Question regarding American versus Continental Spanish

I do not speak Spanish but glancing at American Spanish I can follow it much more easily that Continental Spanish (if that is the correct word).

If I were to look at a parallel text of Spanish (American and Continental) and English, I can easily follow the American variety. The Continental Spanish is much wordier from what I can tell.

My main question is this though:
When South American writers such as Gabriel Garcia Marquez wrote their works in Spanish , do they try to emulate Continental Spanish or write in their own vernacular? I assume he wrote in his native Columbian dialect.

I look forward to your feedback.

Huh? Grammar and orthographic rules are the same everywhere, they are standard in Spanish based on the Academies. Each Spanish-speaking country or region has its own Academia de la lengua españoa, and the members get together and agree on changes and what will the standard be.

What you may have noticed is difference in style, for example, in some literary movements/fields they tend to be wordier than others (post-modernism, I’m looking at you). I mostly read news reports in Spanish, and those are so standard that I can’t find difference between one region or another.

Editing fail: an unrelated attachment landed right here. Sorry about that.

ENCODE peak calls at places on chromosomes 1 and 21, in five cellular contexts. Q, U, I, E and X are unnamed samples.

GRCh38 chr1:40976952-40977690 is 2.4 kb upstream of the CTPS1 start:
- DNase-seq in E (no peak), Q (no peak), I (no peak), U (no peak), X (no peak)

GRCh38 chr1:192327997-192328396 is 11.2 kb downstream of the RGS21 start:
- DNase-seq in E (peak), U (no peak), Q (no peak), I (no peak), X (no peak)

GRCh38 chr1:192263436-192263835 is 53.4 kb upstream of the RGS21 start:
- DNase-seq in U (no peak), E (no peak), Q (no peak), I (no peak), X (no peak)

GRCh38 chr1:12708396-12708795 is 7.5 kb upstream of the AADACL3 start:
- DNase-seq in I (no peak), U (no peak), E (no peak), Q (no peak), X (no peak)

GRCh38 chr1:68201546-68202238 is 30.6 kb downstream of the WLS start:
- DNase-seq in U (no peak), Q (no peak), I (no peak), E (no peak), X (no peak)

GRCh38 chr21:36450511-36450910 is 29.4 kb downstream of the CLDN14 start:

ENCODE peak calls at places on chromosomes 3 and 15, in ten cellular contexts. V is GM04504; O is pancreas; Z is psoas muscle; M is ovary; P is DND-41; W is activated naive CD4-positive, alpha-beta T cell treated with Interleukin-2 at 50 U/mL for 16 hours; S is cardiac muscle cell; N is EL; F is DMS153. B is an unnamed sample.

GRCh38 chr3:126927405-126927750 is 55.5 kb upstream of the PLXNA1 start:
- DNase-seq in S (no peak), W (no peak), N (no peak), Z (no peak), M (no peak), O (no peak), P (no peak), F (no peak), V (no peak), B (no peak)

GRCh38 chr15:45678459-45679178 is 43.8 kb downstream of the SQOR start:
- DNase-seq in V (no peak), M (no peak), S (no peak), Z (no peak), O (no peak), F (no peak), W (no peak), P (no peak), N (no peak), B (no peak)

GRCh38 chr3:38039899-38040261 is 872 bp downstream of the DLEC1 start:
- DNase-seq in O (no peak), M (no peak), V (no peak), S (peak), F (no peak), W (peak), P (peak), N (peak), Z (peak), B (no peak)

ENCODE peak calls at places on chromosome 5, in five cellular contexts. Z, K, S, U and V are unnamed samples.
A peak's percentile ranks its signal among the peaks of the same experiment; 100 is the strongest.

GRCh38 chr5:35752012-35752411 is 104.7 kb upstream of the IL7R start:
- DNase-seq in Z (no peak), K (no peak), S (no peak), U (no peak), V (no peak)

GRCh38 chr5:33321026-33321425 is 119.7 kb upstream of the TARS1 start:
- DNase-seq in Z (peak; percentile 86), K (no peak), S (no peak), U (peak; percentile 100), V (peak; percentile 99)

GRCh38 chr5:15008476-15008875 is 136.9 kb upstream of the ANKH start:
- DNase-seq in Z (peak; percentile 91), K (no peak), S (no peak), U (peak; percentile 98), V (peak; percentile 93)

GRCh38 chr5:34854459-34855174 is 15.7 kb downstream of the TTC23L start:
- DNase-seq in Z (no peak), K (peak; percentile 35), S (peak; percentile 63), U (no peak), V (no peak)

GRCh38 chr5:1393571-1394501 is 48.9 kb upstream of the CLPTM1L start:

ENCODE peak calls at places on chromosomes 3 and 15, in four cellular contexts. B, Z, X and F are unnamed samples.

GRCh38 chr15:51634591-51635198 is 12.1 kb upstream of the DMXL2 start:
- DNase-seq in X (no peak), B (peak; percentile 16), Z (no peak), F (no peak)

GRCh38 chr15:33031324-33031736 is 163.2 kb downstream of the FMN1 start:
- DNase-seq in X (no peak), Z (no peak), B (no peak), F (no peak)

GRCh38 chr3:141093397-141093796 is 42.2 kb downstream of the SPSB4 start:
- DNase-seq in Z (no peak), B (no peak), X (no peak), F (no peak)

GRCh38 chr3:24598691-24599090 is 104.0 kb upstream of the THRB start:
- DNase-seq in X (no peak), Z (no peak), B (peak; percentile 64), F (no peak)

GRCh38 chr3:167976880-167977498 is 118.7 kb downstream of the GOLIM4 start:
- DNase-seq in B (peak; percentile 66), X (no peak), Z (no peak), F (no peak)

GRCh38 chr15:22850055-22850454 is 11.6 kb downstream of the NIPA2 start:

At the written level, the difference is mostly vocabulary, which, and this is important, in most cases it is** completely accepted and considered correct** for the region/country. But anyone from any Spanish-speaking country can read a book from another region with little difficulty other than maybe dictionary to get the slang (if not understood by context). Not unlike you do when you read a book in English written in another region or historical era.

And what exactly do you mean by emulate? Use their words? Why would a Colombian, Venezuelan, Mexican, Cuban, or Puertorrican use words that are not native/common to their region to write novels that are about their countries? They’ll write properly, but use the words common to them.